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For linguistics, modernism came with the publication in 1916 of the Course in General Linguistics, compiled from lectures given by Ferdinand de Saussure. The separate directions of British, American and Continental linguistics from the 1920s onward (with significant mergers of the latter two after WWII) can be traced to their different reactions to the Course. For all of them, the centre of gravity was the phoneme, a sound unit capable of distinguishing meaning. For Saussure, the phoneme was a value generated by difference, an element defined by its place within a system of like elements, rather than anything directly linked to sound as such. The two principal British figures, Daniel Jones and John Rupert Firth, and their American counterparts, Edward Sapir and Leonard Bloomfield, each pursued his particular modernist path forward from the Saussurean system, which came to be called ‘structuralist’, in the face of opposition from voices on the margins of linguistics, notably C. K. Ogden and I. A. Richards. The next transition came with the generativism of Noam Chomsky, though this was essentially a change of methods and rhetoric underlain by a continuity with the structuralist approach.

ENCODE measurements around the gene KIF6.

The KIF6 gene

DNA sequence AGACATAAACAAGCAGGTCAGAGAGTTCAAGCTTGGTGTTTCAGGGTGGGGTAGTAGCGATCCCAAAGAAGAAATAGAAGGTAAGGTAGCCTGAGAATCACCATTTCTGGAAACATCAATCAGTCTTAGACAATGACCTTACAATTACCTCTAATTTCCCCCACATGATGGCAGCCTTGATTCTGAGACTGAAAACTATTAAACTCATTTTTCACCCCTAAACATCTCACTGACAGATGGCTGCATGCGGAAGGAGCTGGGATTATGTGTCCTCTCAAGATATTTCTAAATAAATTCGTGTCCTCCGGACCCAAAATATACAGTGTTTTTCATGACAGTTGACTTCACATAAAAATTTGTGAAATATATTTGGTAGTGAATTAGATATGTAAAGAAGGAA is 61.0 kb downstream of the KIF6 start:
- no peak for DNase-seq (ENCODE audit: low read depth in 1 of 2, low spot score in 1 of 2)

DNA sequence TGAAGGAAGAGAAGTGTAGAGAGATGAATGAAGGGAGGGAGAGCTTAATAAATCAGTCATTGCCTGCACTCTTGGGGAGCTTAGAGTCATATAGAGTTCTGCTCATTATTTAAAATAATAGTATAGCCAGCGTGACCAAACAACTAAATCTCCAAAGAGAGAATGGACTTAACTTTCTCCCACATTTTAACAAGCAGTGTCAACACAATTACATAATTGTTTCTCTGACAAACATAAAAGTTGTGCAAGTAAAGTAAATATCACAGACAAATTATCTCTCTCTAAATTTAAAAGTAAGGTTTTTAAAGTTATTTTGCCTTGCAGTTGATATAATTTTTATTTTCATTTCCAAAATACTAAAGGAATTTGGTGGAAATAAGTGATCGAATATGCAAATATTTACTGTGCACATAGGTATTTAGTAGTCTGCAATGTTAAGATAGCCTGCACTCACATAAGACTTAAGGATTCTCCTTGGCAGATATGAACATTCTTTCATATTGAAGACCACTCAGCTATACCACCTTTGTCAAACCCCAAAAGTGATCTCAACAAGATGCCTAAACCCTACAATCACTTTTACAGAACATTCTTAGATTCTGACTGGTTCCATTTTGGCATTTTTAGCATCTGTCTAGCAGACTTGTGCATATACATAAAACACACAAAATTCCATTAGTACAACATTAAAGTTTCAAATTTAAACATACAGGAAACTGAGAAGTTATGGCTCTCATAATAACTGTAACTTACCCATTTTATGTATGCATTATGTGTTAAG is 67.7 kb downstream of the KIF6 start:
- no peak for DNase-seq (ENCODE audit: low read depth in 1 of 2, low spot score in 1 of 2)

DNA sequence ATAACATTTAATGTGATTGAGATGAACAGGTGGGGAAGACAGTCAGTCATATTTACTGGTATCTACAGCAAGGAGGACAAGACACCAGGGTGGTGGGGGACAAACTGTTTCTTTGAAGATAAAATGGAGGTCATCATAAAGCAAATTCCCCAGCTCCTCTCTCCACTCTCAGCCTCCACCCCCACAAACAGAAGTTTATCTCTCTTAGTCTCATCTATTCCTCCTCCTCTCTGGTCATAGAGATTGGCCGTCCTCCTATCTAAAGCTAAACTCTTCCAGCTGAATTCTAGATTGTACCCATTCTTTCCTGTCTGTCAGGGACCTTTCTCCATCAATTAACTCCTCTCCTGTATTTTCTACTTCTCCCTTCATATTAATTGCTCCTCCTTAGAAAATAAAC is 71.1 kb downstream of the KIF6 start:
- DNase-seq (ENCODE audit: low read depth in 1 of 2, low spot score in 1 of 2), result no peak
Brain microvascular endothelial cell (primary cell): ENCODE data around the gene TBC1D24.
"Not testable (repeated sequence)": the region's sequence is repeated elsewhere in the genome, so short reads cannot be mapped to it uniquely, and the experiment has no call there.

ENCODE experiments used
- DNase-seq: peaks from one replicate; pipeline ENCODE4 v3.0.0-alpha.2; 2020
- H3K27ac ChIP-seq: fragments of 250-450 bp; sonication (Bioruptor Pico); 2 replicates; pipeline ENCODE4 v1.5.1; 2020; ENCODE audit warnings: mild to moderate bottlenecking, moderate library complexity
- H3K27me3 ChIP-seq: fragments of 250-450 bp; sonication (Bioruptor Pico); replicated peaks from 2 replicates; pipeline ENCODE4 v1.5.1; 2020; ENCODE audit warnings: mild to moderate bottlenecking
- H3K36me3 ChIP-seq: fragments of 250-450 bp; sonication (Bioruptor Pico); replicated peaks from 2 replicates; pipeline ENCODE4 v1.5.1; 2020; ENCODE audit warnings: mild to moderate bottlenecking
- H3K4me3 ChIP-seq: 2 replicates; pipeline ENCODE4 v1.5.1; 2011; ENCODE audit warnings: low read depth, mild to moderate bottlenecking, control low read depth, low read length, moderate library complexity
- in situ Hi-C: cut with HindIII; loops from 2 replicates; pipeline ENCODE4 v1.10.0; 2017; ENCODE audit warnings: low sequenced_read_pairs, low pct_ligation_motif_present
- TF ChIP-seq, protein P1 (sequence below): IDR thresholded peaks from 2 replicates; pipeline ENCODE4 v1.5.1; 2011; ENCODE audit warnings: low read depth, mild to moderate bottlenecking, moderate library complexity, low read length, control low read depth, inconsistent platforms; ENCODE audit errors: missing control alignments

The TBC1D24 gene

Original languageEnglish
Title of host publicationModernism in the Social Sciences
Subtitle of host publicationAnglo-American Exchanges, c.1918–1980
EditorsMark Bevir
Place of PublicationCambridge
PublisherCambridge University Press
Number of pages20
ISBN (Electronic)9781316795514
ISBN (Print)9781107173965
Publication statusPublished - 17 Oct 2017


  • Saussure
  • Noam Chomsky
  • Leonard Bloomfield
  • Edward Sapir
  • J R Firth
  • Daniel Jones
  • generativism
  • structuralism
  • linguistics

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